Some exciting developments

I’ve woken up to two very exciting developments:

  • I’ve just started contributing to a blog called Language on the Move and my first post has been published. I’ve written about the fact that many foreigners here don’t learn how to read Thai and what that means. I have lots of other ideas relating to my observations about Thai and the way English is used in Thailand, so watch this space.
  • TEDxDoiSuthep has been approved! TED finally granted me a license last night. I haven’t mentioned this before now but for quite a few months I have been involved with organising a TEDx event, which will be the first one ever in Chiang Mai. It’ll happen on 22 May 2011. A large group of us have been regularly meeting the past few months and we’ve got some really exciting ideas for speakers and performances. Very excited.

I actually have lots of other news too but I’ll get to all that in due course. But this such a great way to start the weekend after a very eventful week with lots of friends visiting — and more about that soon too.

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5 thoughts on “Some exciting developments

  1. Hi Sheila

    I enjoyed your article on learning Thai , and the feedback.

    You are right about tones – I worked in Thailand for a month and never managed to correctly say the number of my room or even ask for my key. Each night the desk staff would correct me politely and laugh.

    A piece of graffiti in Melbourne that I found humoruos said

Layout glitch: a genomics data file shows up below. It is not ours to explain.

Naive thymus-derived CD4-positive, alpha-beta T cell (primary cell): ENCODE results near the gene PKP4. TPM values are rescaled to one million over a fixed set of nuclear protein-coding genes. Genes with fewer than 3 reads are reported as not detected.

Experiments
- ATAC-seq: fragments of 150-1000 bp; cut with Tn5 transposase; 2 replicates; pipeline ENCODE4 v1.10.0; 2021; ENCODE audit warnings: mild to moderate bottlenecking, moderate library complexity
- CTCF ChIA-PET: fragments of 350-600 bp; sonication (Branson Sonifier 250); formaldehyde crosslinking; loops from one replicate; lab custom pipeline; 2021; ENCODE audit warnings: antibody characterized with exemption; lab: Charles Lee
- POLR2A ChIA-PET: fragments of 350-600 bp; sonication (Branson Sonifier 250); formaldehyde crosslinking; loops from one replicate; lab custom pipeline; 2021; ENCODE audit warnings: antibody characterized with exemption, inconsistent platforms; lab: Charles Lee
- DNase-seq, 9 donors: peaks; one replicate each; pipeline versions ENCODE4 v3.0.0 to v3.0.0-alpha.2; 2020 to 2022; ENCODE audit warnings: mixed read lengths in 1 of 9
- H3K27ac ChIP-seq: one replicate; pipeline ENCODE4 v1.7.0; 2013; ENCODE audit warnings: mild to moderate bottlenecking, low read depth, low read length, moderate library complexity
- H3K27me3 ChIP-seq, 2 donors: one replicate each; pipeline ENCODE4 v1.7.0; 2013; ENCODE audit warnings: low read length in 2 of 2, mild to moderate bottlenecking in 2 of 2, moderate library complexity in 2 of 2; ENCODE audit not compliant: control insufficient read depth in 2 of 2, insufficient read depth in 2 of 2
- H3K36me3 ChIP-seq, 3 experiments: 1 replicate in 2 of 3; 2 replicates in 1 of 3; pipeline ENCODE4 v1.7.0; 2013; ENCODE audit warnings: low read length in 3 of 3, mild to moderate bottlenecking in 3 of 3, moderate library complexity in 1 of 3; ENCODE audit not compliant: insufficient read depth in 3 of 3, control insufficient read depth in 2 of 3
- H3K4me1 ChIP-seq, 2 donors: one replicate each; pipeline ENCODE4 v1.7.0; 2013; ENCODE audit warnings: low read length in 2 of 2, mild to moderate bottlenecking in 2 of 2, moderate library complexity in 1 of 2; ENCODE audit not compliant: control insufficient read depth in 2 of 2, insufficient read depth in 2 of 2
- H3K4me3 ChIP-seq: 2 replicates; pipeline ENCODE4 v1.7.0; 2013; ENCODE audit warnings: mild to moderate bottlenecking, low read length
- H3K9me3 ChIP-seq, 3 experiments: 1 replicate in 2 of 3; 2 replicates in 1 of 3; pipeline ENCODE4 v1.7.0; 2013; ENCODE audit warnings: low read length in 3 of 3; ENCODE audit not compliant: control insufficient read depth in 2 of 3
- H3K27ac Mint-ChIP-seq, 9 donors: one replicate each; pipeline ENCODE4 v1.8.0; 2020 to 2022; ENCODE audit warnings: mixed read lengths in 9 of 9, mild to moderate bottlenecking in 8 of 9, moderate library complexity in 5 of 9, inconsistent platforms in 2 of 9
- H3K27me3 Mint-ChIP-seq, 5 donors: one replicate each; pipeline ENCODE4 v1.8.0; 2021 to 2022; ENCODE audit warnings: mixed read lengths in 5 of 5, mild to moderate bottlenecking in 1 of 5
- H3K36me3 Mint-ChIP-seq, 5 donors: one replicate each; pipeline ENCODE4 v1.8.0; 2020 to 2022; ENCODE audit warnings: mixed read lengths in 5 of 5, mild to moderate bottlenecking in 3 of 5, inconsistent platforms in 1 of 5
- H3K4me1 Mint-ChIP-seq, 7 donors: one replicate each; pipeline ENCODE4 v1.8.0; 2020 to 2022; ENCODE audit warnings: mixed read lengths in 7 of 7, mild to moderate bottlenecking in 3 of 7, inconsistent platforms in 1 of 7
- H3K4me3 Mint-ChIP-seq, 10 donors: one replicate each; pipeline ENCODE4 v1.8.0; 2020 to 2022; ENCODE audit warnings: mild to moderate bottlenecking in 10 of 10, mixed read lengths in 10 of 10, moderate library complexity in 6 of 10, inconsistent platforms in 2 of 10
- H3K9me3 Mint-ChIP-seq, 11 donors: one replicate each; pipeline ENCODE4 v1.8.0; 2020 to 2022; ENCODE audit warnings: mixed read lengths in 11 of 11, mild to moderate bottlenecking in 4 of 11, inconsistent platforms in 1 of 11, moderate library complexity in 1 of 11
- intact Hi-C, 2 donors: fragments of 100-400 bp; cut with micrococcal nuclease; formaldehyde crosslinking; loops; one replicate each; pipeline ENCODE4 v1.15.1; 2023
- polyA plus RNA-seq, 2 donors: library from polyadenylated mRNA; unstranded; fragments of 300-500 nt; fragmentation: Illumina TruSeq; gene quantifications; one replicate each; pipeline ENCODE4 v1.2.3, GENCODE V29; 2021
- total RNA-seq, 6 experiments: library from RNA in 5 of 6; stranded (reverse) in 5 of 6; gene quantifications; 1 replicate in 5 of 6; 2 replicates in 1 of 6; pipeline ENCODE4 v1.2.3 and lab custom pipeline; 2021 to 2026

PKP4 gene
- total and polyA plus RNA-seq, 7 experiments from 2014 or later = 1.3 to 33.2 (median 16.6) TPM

Monolingualism in curable

    And thanks for the calendar – it’s sitting on my desk as I write.

    1. Hi Charlie, glad you got the calendar ok, thought you might like it! Haha, monolingualism IS curable…but it really does take English speakers a lot of work to cure themselves given how easy it is to just rely on English to get by.

  2. Dear Sheila – I read your post with great interest too. It has always struck me as very rude not to at least speak a few words and polite phrases in the country where one is staying. I feel quite ignorant being fairly monolingual (though I can ‘get by’ reading French and Italian). Probably this is the first year I felt I might have time, courage and energy to learn a language. I know if I lived for more than a month in any country I would definitely make a big effort to speak and read the language – otherwise one does not really LIVE at all as part of the country. As ever, Imelda

    1. Hi Imelda, very true. If I didn’t have the Thai that I do — which I feel is very basic — I certainly wouldn’t be getting the experience that I am getting now. A lot more makes sense when you can read signs and understand what people are saying to you. Another reason why I’ve started learning French again…I’ll tell you why in my email to you, which I’ll get to shortly :-)

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